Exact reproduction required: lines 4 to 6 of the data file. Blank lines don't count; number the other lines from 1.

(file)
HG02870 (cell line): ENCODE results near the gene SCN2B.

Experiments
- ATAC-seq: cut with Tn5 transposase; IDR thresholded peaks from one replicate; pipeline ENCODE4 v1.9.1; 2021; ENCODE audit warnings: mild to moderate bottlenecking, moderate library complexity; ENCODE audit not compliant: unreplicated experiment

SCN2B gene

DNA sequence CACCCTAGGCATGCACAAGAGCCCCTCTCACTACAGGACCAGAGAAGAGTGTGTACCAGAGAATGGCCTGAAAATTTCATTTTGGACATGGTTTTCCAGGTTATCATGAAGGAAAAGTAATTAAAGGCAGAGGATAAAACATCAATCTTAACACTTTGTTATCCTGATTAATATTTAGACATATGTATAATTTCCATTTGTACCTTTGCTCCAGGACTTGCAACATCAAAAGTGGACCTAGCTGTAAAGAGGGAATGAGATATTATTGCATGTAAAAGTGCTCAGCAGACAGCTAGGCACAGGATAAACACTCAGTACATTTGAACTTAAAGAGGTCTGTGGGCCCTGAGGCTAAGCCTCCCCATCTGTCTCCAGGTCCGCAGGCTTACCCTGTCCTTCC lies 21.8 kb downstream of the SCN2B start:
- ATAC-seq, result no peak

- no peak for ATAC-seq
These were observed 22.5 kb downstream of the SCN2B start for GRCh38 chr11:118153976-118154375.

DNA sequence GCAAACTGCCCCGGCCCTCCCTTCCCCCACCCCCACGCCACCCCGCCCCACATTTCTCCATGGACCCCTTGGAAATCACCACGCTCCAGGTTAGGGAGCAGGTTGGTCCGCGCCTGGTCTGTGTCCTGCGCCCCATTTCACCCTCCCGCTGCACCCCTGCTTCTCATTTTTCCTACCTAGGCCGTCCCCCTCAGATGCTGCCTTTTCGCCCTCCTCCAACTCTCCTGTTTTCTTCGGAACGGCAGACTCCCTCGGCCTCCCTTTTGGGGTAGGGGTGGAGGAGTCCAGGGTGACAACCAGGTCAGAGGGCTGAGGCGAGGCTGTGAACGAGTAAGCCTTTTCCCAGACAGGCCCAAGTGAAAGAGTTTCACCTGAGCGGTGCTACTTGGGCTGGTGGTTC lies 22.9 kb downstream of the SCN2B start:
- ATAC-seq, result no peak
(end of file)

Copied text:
SCN2B gene

DNA sequence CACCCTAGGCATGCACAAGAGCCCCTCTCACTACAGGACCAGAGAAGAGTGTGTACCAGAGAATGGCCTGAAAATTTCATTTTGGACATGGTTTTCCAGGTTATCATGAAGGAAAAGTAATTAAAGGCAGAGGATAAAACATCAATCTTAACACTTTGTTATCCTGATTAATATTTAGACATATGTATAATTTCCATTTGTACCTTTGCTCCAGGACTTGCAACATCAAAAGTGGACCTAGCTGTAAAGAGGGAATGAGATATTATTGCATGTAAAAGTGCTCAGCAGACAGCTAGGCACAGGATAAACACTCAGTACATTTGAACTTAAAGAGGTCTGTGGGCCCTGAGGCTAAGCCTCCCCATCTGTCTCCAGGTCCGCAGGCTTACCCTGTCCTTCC lies 21.8 kb downstream of the SCN2B start:
- ATAC-seq, result no peak